Tension in fiction comes from knowing that something is wrong and waiting to see what will happen. That’s as true of a relationship between characters as it is of Alfred Hitchcock’s bomb under the table. As in Hitchcock’s example, whether this creates tension or a surprise depends upon your point of view.
There’s a scene in Peter Higgins’s book Wolfhound Century that includes two characters – Lom and Maroussia. Lom is a policeman. Maroussia, a dissident, doesn’t know this. The readers do, and we know that she won’t respond well. Throughout the scene, we’re waiting for the information to drop. We’re waiting to see how she reacts. There’s tension here.
Imagine that scene if we didn’t know the truth about Lom. There’s no tension from the relationship now, but there is a surprise coming. A twist has been set up.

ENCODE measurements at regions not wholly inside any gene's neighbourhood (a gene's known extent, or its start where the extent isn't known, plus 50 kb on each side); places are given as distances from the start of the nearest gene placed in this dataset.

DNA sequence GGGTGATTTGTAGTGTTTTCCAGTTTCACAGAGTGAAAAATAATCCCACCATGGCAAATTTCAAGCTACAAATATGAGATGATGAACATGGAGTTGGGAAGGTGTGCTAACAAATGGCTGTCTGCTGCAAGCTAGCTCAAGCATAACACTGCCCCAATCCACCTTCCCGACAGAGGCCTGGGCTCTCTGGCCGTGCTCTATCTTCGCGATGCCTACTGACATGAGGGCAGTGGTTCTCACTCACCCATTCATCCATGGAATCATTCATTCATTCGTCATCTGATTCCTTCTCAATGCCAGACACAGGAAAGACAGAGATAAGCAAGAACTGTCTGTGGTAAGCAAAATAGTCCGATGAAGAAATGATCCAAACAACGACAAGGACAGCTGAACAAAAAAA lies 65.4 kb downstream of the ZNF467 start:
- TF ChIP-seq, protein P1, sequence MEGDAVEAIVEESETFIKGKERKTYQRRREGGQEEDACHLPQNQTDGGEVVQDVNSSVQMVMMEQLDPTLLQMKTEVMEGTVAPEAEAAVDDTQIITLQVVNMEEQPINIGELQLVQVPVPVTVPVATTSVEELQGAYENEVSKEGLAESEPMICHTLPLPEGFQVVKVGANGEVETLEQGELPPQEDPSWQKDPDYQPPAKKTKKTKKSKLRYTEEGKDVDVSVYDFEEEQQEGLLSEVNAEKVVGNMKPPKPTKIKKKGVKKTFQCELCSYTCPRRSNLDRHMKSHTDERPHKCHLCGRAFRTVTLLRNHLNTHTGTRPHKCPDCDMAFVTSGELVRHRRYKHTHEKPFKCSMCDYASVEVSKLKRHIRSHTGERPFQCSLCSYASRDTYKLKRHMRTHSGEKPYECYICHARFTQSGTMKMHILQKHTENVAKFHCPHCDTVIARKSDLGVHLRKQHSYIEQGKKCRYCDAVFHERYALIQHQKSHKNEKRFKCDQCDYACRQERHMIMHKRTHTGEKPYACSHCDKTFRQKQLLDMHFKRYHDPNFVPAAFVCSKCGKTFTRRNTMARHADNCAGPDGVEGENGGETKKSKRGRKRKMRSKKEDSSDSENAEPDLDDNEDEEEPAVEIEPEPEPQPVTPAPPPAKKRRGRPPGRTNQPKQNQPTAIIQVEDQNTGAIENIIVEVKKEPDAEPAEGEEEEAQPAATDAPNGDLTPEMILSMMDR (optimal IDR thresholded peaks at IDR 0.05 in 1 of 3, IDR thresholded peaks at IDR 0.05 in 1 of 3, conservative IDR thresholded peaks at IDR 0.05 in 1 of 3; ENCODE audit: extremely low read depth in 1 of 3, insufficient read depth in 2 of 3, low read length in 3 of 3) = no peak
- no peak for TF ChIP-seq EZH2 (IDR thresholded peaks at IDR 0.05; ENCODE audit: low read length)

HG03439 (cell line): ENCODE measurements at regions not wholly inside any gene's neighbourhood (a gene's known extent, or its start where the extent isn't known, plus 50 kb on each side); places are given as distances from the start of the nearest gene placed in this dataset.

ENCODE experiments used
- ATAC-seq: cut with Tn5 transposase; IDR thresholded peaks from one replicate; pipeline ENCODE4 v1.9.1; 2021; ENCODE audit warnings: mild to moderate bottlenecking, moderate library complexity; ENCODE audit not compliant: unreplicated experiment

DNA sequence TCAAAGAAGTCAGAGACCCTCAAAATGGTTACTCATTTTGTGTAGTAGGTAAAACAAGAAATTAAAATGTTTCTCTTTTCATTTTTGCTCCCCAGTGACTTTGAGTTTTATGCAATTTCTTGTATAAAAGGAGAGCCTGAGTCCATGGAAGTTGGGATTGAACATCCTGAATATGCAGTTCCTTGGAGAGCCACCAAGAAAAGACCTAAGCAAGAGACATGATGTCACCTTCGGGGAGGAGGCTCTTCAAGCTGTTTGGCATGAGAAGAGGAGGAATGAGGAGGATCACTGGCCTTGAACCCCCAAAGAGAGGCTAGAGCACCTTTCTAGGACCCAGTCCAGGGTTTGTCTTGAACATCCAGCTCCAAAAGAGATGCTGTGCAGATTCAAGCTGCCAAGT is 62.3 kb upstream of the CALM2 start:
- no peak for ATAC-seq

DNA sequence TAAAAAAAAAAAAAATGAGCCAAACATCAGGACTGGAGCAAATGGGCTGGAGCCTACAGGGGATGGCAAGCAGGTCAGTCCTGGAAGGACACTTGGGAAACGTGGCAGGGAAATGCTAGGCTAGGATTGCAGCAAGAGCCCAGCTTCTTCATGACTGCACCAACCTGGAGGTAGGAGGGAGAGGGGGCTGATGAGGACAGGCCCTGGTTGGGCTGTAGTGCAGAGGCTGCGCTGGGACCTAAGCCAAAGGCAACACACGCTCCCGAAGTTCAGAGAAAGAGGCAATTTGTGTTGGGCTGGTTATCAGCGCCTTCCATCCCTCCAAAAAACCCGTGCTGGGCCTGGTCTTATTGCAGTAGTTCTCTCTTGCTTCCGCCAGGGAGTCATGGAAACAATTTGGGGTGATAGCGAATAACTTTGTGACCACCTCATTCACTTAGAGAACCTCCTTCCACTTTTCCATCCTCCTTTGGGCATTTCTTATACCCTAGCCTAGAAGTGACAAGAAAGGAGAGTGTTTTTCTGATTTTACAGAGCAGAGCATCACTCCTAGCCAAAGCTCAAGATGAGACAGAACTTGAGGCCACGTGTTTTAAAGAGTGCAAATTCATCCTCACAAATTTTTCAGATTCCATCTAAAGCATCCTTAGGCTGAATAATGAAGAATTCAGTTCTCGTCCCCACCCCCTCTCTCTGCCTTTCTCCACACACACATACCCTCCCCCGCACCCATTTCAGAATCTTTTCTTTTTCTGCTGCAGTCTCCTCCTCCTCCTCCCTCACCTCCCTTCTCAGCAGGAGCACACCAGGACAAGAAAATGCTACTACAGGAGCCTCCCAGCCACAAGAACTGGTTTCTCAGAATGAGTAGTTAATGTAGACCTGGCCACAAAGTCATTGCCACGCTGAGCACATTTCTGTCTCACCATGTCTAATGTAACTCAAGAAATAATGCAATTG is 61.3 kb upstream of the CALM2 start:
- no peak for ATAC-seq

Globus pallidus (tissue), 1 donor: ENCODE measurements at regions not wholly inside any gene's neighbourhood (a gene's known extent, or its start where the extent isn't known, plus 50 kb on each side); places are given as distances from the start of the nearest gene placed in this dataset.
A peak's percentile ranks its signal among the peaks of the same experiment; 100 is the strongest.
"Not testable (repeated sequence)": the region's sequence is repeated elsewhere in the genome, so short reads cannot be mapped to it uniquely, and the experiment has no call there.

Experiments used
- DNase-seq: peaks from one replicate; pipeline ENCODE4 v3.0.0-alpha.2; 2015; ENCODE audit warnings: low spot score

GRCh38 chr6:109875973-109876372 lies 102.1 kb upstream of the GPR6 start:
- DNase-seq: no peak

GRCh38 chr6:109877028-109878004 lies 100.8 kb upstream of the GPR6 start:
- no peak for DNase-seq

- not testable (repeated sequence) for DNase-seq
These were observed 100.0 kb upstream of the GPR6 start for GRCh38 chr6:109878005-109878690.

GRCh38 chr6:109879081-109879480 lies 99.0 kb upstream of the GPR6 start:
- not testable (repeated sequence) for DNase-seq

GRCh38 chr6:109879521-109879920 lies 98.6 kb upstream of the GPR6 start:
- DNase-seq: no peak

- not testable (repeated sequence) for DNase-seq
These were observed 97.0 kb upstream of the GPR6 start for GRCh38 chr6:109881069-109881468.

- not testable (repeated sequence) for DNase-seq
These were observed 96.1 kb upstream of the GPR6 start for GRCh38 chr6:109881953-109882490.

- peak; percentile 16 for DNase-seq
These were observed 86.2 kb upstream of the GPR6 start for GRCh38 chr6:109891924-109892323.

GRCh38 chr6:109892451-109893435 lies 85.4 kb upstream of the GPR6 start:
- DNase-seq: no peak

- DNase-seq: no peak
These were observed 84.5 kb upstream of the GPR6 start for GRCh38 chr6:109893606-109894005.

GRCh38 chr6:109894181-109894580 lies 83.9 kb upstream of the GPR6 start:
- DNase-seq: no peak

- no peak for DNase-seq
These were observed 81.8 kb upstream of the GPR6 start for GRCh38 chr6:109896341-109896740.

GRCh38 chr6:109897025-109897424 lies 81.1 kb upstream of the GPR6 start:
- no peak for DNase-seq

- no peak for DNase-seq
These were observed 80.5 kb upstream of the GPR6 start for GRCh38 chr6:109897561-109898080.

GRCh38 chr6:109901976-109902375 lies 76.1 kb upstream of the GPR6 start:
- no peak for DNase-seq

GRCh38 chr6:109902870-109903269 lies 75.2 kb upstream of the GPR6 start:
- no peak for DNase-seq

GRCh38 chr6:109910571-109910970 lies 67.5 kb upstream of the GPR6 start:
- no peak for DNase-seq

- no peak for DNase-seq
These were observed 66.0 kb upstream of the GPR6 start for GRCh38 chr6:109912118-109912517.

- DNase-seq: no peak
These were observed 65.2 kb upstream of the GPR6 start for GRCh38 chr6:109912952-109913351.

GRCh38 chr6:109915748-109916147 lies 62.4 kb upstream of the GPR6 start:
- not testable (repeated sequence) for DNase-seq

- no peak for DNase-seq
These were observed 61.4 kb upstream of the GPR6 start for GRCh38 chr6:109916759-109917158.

False relationships create tension and twists out of the characters we care about. That makes them a particularly powerful source of tension. Think about the film The Truman Show or the TV series Chuck. Most of the drama and the humour in those stories comes from that tension. We know that the relationships between characters are not what they appear. We’re waiting for that to resolve.
How you show this to your readers depends on how you write. But whatever your approach, it’s a powerful tool.